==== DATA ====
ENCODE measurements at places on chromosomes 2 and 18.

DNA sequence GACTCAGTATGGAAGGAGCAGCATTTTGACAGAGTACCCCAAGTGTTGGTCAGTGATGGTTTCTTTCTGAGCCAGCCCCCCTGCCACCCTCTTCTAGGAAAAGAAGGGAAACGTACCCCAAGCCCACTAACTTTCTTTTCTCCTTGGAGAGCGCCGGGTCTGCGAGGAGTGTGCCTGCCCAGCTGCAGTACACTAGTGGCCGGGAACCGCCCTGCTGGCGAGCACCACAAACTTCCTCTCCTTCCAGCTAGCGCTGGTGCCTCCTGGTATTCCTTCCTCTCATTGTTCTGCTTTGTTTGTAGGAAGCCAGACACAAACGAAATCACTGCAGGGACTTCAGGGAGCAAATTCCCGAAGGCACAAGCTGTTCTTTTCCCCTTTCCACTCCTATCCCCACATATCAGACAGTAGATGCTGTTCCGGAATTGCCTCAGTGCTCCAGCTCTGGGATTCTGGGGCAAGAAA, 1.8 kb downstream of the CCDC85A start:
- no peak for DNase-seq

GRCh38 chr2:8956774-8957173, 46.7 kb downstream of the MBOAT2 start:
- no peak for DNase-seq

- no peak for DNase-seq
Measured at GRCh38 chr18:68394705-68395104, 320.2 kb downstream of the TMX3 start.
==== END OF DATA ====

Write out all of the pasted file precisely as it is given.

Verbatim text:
ENCODE measurements at places on chromosomes 2 and 18.

DNA sequence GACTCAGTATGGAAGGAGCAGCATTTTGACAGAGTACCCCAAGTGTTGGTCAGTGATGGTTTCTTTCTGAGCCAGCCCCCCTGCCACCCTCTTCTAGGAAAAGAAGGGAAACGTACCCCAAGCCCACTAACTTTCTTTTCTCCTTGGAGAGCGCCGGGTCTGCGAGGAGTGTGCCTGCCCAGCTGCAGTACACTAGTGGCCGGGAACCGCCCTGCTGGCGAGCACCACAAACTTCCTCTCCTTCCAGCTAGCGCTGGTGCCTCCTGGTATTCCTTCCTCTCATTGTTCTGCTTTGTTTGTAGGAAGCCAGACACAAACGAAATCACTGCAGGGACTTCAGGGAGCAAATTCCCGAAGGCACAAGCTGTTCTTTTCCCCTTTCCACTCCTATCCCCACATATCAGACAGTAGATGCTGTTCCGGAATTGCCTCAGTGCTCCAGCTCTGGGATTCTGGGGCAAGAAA, 1.8 kb downstream of the CCDC85A start:
- no peak for DNase-seq

GRCh38 chr2:8956774-8957173, 46.7 kb downstream of the MBOAT2 start:
- no peak for DNase-seq

- no peak for DNase-seq
Measured at GRCh38 chr18:68394705-68395104, 320.2 kb downstream of the TMX3 start.